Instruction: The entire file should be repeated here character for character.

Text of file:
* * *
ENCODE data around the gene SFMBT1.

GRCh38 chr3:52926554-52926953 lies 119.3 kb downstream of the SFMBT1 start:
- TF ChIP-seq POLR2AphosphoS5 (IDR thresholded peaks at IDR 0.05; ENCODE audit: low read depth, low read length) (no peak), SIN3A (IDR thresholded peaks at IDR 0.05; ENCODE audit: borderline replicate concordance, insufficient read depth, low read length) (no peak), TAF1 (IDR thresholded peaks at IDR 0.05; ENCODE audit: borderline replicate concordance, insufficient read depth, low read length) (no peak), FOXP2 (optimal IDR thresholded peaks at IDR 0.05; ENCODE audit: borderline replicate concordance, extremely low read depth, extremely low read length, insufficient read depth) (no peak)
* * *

ENCODE data around the gene SFMBT1.

GRCh38 chr3:52926554-52926953 lies 119.3 kb downstream of the SFMBT1 start:
- TF ChIP-seq POLR2AphosphoS5 (IDR thresholded peaks at IDR 0.05; ENCODE audit: low read depth, low read length) (no peak), SIN3A (IDR thresholded peaks at IDR 0.05; ENCODE audit: borderline replicate concordance, insufficient read depth, low read length) (no peak), TAF1 (IDR thresholded peaks at IDR 0.05; ENCODE audit: borderline replicate concordance, insufficient read depth, low read length) (no peak), FOXP2 (optimal IDR thresholded peaks at IDR 0.05; ENCODE audit: borderline replicate concordance, extremely low read depth, extremely low read length, insufficient read depth) (no peak)